Dan Neenan lost his Boston Whaler to Hurricane Sandy, but that’s not stopping this Long Beach Island, New Jersey-based boater from getting back out on the water.
When Superstorm Sandy swept ashore on the Atlantic coast this past October, it wasn’t the wind but the extraordinary storm surge of over 12 feet that caused destruction now estimated at more than $63 billion. It was the largest Atlantic hurricane ever and, according to BoatUS, more than 65,000 boats were damaged or destroyed. This is the story of one of them, a 2001 Boston Whaler 260 Outrage, owned by Dan Neenan.
Power & Motoryacht: Where was your boat when the storm hit?
Neenan: We live in New York, but kept the boat on Long Beach Island [LBI] in New Jersey at the Spray Beach Yacht Club. And it’s not a good story. We knew the storm was coming, but didn’t know how hard it would hit until just a couple of days beforehand. We decided late to haul the boat out, at a point when everyone else wanted out, too. Finally, at midnight before the storm, it was hauled and put in the yacht club lot where we thought it would be above any surge. Boy, were we wrong!
Power & Motoryacht: What happened?
Neenan: After the storm, we found that our house on LBI was completely destroyed, and then it was, “So … how’s the boat?” We had a guy check and not only was the yacht club destroyed, but most of the boats, including ours, were just gone. A day goes by, then another. On the fourth day, our guy calls to say he found it, high and dry on a dock.
Power & Motoryacht: Where was it?
Neenan: It had floated about eight miles up the harbor, over some islands, and was deposited onto a dock in Beach Haven West near the causeway.
Power & Motoryacht: What was its condition?
Neenan: The hull had punctures and holes all over from hitting pilings and debris during its little walk. Inside it wasn’t bad. Almost like we’d had a wild night in Atlantic City and forgotten where we parked the boat.
Power & Motoryacht: Then what?
Neenan: We got a barge with a crane to pluck it off and the twin Yamaha 200s fired right away, which was a good sign. Because it was a Whaler, it hadn’t sunk when other boats would be on the bottom from the damage. But when the insurance adjuster looked at it, he said the hull had been compromised and was a write-off.
Power & Motoryacht: How did you feel?
Neenan: It’s hard to moan, oh, my fishing boat was wrecked, when there was such devastation to homes and lives. But it was bittersweet because we had a lot of good memories. The adjustor said it was really close—we might be able to patch the holes and the hull would be okay but, on the other hand, it might start delaminating. We fish about 50 miles offshore, and that wouldn’t be a good thing, so we took the check.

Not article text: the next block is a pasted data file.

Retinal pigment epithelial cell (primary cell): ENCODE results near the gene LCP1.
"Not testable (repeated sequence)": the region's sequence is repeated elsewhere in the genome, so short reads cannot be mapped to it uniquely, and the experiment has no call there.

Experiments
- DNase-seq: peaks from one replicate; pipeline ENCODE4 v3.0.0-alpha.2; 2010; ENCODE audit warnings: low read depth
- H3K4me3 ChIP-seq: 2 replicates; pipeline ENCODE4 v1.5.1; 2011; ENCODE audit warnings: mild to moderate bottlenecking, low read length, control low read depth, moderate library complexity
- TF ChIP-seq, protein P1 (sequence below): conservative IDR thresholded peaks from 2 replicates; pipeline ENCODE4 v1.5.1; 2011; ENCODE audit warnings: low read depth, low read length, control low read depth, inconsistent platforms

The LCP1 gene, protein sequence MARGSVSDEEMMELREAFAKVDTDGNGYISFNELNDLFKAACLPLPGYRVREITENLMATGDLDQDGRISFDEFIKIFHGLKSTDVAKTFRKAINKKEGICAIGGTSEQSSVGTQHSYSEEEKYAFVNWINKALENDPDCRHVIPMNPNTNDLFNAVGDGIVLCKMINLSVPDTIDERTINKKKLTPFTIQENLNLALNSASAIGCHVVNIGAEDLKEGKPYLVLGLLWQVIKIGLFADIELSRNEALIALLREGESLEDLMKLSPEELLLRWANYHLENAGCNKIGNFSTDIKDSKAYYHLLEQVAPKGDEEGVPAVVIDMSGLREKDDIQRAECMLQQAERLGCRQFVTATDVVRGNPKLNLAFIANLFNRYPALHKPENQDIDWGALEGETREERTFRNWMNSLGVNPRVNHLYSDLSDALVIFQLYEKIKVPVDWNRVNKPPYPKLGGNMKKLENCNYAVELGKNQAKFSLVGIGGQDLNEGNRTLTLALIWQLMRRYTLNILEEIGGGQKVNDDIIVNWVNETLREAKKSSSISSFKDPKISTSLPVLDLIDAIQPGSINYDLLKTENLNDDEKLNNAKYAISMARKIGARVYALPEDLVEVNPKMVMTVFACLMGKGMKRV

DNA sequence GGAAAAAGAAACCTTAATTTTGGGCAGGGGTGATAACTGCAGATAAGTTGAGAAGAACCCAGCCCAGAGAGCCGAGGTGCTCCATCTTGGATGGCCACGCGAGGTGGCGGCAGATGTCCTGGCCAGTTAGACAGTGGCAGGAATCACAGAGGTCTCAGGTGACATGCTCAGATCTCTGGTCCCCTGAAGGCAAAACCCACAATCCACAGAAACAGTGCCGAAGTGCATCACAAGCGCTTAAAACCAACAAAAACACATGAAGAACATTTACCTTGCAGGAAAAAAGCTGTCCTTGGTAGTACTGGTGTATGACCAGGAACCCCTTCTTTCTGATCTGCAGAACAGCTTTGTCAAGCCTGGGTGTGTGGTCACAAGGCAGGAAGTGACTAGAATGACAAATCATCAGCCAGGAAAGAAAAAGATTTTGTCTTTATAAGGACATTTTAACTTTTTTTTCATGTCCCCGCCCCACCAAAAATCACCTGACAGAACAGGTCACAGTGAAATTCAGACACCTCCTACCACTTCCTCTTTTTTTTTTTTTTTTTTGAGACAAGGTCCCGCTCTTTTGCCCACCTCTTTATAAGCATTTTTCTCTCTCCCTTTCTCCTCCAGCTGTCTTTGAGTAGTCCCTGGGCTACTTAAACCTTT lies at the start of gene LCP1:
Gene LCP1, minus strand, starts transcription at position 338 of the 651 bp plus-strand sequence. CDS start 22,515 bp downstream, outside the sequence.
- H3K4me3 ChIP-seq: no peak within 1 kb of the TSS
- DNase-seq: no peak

Power & Motoryacht: How was your insurance company?
Neenan: We had a very professional experience with Geico. We had agreed value and, though they were less expensive, we had good coverage. That’s a lesson: Pay for good coverage because, when the hammer drops, that coverage is invaluable. Seeing our insurance in action made us really appreciate what we were paying for.
Power & Motoryacht: What would you have done differently?
Neenan: I think we would have acted earlier, and trailered the boat to the mainland away from the surge. I’d also look for floating docks to leave the boat in the water. At the club, five boats didn’t get hauled out and, after Sandy, they were still there. Floating docks rode up with the surge and it seemed that many boats on floating docks survived when others didn’t.
Power & Motoryacht: Now what?
Neenan: We want a new boat but everyone else does too, so the market is insane. We’re looking at used 30-footers. We’ve looked at Contenders, Jupiters, Everglades. It’s fun to have that check in our pocket.
Power & Motoryacht: Your goal?
Neenan: We have to be back on the water this summer!
This article originally appeared in the April 2013 issue of Power & Motoryacht magazine.